Wilmore - My high school Mt. Juliet and Tennessee Tech set the foundation for the rest of my life. At Tennessee Tech I played football and majored in electrical engineering. It was the toughest part of my life, but I learned that hard work is beneficial in the long run. Practicing and studying were tough, I spent a lot of time studying and I wouldn't be here 250 miles above Earth's surface if not for the lessons I learned there. I am eternally grateful for Tennessee Tech and the instructors I had there. Very thankful.

Tennessee Tech (Anna Grace Swift, 2nd grader from AH Roberts Elementary) - How many miles per hour doesn your spaceship go?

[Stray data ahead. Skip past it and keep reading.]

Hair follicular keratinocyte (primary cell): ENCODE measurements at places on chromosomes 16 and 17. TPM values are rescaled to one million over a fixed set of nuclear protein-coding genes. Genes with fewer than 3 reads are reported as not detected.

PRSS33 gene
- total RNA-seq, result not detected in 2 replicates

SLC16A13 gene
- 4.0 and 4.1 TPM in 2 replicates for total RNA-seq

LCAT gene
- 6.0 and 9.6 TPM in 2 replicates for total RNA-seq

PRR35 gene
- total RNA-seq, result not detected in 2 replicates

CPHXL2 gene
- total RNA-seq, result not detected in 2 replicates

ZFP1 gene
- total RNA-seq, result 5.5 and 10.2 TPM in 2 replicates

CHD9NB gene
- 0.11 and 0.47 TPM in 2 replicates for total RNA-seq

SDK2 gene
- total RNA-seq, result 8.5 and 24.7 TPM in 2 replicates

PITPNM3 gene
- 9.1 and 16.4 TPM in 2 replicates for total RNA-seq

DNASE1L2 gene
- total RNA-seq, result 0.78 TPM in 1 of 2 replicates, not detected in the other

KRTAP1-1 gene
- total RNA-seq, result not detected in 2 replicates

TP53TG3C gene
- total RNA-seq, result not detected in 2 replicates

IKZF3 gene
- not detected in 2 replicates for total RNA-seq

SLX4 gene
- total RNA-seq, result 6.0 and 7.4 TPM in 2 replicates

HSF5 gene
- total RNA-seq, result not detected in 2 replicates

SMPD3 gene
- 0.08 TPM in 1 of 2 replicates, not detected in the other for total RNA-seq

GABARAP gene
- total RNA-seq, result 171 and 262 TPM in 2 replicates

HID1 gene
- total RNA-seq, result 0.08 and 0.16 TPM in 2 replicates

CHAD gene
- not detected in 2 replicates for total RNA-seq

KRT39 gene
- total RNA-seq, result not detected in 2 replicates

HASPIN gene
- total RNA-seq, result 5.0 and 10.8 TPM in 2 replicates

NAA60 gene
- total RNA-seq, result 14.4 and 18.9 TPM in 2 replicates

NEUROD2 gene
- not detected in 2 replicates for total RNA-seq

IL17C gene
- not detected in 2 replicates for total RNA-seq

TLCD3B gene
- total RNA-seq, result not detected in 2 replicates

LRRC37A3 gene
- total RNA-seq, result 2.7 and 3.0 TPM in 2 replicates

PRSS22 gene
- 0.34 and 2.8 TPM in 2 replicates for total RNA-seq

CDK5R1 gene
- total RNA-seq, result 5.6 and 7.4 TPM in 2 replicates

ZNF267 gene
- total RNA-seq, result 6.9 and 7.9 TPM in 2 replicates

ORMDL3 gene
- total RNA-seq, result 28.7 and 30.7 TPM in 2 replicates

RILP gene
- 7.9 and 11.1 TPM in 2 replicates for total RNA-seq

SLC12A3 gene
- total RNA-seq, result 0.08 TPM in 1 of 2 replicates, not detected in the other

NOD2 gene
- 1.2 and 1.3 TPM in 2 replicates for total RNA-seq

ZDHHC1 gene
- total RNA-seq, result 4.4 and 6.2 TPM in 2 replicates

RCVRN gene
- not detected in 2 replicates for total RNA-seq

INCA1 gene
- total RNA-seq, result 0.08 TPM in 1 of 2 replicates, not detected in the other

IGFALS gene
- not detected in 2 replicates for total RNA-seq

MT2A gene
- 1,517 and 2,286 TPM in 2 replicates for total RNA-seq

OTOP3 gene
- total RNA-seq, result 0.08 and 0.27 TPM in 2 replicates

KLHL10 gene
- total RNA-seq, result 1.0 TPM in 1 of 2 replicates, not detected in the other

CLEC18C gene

Melvin - The Space station and shuttle are traveling 17,500 miles per hour, which is about 5 miles a second. Very fast. Right now we're traveling backwards from how we usually travel so the space station can protect the shuttle. We call it -XVV.

Tennessee Tech (Jacob Summers, 5th grader from Defeated Elementary School) - If Earth is rotating, and the shuttle is traveling that fast, how can the shuttle find the landing strip?

Wilmore - Earth is spinning and the shuttle is going 17,500 miles an hour. So if we want to land at one point, we'll do a de-orbit burn on the opposite side of the globe. We use trigonometry and math to figure out how much the burn should be, and as we start to fall to the Earth, we lose altitude and it put us right there on a single runway. We use bank turns to slow down.

Tennessee Tech (Alyssa Clements, 12th grader from Clay Co. High)- Changes on your body going from weightless to normal?